Last December, Congress authorized $18.5 billion in loan guarantees for nuclear power plants and $2 billion for uranium enrichment projects. According to Constellation’s Wallace, that amount is adequate for three or four projects to go forward.
The nuclear industry is playing “beat the clock” with the loan guarantees. If the guarantees don’t materialize before a new administration marches into Washington, several speakers told the Platts conference, the nuclear renaissance could become the Dark Ages. The repeated message was that the Department of Energy must get out a solicitation for the loan guarantees within a matter of weeks to be sure that an incoming administration of either party can’t put a hold on them.
Wallace explained the way the timing works for his company’s nuclear plans. Once the DOE puts out the solicitation, it will take Constellation about three months to produce the preliminary letter; that means May. He said it will take another four months to put the loan guarantee in place, which brings them very close to election day on November 4. Wallace said he wants to have his board of directors approve the final decision to move forward to construction, loan guarantee in hand, in early November.
The nuclear industry fears that the DOE won’t get loan guarantees in place before a new administration comes into power in early January 2009. But the timing is even more difficult. The ball game changes entirely immediately after the presidential election. In reality, the new administration will rule Washington the day after the election, as even holdover administrators won’t take action until the new regime moves into office. The industry’s worst fear is that the Democrats will win the White House and expand the Democratic majorities in the House and Senate.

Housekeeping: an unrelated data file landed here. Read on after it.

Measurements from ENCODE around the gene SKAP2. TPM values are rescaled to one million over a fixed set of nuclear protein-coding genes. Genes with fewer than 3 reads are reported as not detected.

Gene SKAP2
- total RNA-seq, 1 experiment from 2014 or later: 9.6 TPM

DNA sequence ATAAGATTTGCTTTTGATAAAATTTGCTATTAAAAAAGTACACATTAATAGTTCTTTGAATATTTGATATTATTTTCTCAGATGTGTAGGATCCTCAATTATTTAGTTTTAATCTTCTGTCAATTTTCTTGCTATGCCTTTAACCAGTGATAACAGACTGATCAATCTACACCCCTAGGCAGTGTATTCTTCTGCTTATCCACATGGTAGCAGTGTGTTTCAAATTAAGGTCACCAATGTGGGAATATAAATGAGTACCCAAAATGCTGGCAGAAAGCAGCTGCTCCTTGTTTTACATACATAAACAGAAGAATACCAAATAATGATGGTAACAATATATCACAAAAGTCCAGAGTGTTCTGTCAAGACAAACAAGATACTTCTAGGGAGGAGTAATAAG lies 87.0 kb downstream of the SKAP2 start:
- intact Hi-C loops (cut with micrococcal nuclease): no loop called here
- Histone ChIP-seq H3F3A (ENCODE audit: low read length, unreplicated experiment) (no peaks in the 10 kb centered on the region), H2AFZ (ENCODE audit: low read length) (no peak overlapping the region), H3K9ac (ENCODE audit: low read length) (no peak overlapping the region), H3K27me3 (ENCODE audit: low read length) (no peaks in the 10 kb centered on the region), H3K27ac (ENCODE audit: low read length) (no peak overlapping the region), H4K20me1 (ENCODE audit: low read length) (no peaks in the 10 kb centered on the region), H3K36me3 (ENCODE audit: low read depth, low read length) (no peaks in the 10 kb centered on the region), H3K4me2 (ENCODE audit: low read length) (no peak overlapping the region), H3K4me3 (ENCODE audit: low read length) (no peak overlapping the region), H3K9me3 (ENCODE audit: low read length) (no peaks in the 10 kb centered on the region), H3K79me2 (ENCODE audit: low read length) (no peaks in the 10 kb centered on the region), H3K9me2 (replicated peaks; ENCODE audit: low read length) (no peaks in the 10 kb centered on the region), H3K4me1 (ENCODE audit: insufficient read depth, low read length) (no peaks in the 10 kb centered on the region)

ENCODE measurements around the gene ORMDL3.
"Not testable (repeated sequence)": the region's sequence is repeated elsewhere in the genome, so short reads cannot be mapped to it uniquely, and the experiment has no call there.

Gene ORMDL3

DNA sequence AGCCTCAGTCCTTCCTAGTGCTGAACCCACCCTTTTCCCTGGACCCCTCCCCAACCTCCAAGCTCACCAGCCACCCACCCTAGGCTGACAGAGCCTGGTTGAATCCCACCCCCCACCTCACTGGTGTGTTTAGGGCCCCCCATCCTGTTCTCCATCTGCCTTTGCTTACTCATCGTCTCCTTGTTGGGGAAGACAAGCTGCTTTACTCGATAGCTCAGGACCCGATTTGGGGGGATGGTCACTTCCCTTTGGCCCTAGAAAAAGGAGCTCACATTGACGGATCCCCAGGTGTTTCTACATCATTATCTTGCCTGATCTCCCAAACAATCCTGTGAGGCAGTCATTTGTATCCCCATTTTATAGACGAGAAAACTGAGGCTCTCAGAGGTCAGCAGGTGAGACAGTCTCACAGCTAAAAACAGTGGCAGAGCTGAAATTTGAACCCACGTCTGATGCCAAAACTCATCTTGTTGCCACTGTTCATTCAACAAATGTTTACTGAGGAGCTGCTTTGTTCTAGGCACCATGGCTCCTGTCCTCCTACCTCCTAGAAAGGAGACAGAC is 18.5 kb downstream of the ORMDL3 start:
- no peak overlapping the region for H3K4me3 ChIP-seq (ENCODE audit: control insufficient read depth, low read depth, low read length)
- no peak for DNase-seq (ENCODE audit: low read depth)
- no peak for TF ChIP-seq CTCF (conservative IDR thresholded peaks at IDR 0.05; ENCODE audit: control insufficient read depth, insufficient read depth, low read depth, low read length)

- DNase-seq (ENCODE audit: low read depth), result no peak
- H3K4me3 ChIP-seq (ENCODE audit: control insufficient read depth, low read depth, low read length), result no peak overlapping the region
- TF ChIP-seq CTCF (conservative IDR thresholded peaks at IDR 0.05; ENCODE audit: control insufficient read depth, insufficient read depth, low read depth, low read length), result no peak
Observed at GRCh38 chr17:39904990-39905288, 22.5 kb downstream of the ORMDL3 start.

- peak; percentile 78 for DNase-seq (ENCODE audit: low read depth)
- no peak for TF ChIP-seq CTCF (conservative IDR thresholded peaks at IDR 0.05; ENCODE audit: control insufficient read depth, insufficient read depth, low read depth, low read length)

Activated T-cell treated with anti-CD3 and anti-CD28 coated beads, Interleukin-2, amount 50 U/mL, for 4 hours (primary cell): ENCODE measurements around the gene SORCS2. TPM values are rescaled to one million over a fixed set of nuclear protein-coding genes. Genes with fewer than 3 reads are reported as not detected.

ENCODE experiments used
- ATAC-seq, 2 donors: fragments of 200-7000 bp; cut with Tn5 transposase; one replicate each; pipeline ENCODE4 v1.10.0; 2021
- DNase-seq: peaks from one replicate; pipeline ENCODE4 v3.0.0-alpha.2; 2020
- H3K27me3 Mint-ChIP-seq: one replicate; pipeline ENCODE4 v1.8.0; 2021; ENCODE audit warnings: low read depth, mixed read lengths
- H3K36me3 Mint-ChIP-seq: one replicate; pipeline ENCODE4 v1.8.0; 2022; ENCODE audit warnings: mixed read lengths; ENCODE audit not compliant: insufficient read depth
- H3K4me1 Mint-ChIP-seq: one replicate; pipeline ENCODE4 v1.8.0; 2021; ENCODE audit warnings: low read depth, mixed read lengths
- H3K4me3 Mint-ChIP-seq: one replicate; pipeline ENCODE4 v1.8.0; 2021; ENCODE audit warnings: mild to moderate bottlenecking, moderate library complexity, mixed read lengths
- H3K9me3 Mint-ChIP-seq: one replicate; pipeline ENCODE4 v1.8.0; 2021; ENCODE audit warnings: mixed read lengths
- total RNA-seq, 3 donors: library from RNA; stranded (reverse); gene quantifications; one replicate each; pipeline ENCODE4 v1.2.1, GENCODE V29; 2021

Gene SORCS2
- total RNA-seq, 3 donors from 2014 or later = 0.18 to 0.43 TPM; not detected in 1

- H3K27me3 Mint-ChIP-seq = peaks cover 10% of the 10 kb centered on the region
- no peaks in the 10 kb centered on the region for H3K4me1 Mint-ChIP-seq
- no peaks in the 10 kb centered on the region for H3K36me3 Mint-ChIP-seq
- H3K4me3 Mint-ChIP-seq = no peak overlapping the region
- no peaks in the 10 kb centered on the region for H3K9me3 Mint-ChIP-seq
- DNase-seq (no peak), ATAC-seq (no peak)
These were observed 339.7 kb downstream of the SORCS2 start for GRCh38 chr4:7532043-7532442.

So the Platts conference attendees looked forward with great anticipation to the remarks of Dennis Spurgeon, assistant energy secretary for nuclear energy in the Bush administration. Many in the audience believed that Spurgeon would announce an imminent offering of the solicitation for loan guarantees.
That didn’t happen. Spurgeon spoke barely a word on the subject. His anodyne address was mostly about the administration’s Global Nuclear Energy Program (see "Developing the next generation of reactors") to close the nuclear fuel cycle by resurrecting spent fuel reprocessing and fast reactors—a technology strategy that has repeatedly failed in the U.S., Japan, and Europe. Many in the audience yawned. Others rolled their eyes in disbelief.
Questioned after his remarks, Spurgeon did a classic bureaucratic duck. He’d like to issue the solicitation as soon as he could, said Spurgeon. But he said he isn’t free to do that on his own. He must consult with the White House and Congress, and get a sign-off. It’s a case of “Captain, may I?” he said.